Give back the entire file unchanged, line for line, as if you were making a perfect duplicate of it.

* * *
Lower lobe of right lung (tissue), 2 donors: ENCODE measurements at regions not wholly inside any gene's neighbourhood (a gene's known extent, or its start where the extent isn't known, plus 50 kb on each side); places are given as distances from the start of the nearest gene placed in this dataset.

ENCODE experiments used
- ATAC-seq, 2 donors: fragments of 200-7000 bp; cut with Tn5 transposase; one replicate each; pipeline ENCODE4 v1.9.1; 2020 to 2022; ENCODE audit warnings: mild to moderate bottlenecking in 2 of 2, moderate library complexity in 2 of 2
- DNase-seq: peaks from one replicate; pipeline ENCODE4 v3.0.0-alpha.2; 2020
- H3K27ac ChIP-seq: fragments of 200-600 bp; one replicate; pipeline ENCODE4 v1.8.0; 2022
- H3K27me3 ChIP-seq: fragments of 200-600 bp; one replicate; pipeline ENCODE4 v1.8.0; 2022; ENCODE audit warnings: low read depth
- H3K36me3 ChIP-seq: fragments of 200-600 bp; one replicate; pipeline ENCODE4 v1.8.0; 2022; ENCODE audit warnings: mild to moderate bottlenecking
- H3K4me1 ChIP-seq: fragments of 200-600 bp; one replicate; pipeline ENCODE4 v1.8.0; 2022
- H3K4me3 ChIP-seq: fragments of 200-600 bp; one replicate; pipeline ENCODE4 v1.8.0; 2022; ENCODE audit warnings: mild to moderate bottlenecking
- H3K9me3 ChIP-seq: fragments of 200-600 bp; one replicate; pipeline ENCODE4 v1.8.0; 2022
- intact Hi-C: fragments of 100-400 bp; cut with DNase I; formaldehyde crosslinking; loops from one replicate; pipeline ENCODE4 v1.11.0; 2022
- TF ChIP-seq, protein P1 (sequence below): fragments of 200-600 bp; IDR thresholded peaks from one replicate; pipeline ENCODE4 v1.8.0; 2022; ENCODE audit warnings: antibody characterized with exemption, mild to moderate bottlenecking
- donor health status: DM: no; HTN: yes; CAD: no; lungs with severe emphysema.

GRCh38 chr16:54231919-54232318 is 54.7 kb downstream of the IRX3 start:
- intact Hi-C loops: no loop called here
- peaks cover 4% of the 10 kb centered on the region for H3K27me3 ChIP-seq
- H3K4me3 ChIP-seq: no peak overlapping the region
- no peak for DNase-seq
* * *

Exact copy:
Lower lobe of right lung (tissue), 2 donors: ENCODE measurements at regions not wholly inside any gene's neighbourhood (a gene's known extent, or its start where the extent isn't known, plus 50 kb on each side); places are given as distances from the start of the nearest gene placed in this dataset.

ENCODE experiments used
- ATAC-seq, 2 donors: fragments of 200-7000 bp; cut with Tn5 transposase; one replicate each; pipeline ENCODE4 v1.9.1; 2020 to 2022; ENCODE audit warnings: mild to moderate bottlenecking in 2 of 2, moderate library complexity in 2 of 2
- DNase-seq: peaks from one replicate; pipeline ENCODE4 v3.0.0-alpha.2; 2020
- H3K27ac ChIP-seq: fragments of 200-600 bp; one replicate; pipeline ENCODE4 v1.8.0; 2022
- H3K27me3 ChIP-seq: fragments of 200-600 bp; one replicate; pipeline ENCODE4 v1.8.0; 2022; ENCODE audit warnings: low read depth
- H3K36me3 ChIP-seq: fragments of 200-600 bp; one replicate; pipeline ENCODE4 v1.8.0; 2022; ENCODE audit warnings: mild to moderate bottlenecking
- H3K4me1 ChIP-seq: fragments of 200-600 bp; one replicate; pipeline ENCODE4 v1.8.0; 2022
- H3K4me3 ChIP-seq: fragments of 200-600 bp; one replicate; pipeline ENCODE4 v1.8.0; 2022; ENCODE audit warnings: mild to moderate bottlenecking
- H3K9me3 ChIP-seq: fragments of 200-600 bp; one replicate; pipeline ENCODE4 v1.8.0; 2022
- intact Hi-C: fragments of 100-400 bp; cut with DNase I; formaldehyde crosslinking; loops from one replicate; pipeline ENCODE4 v1.11.0; 2022
- TF ChIP-seq, protein P1 (sequence below): fragments of 200-600 bp; IDR thresholded peaks from one replicate; pipeline ENCODE4 v1.8.0; 2022; ENCODE audit warnings: antibody characterized with exemption, mild to moderate bottlenecking
- donor health status: DM: no; HTN: yes; CAD: no; lungs with severe emphysema.

GRCh38 chr16:54231919-54232318 is 54.7 kb downstream of the IRX3 start:
- intact Hi-C loops: no loop called here
- peaks cover 4% of the 10 kb centered on the region for H3K27me3 ChIP-seq
- H3K4me3 ChIP-seq: no peak overlapping the region
- no peak for DNase-seq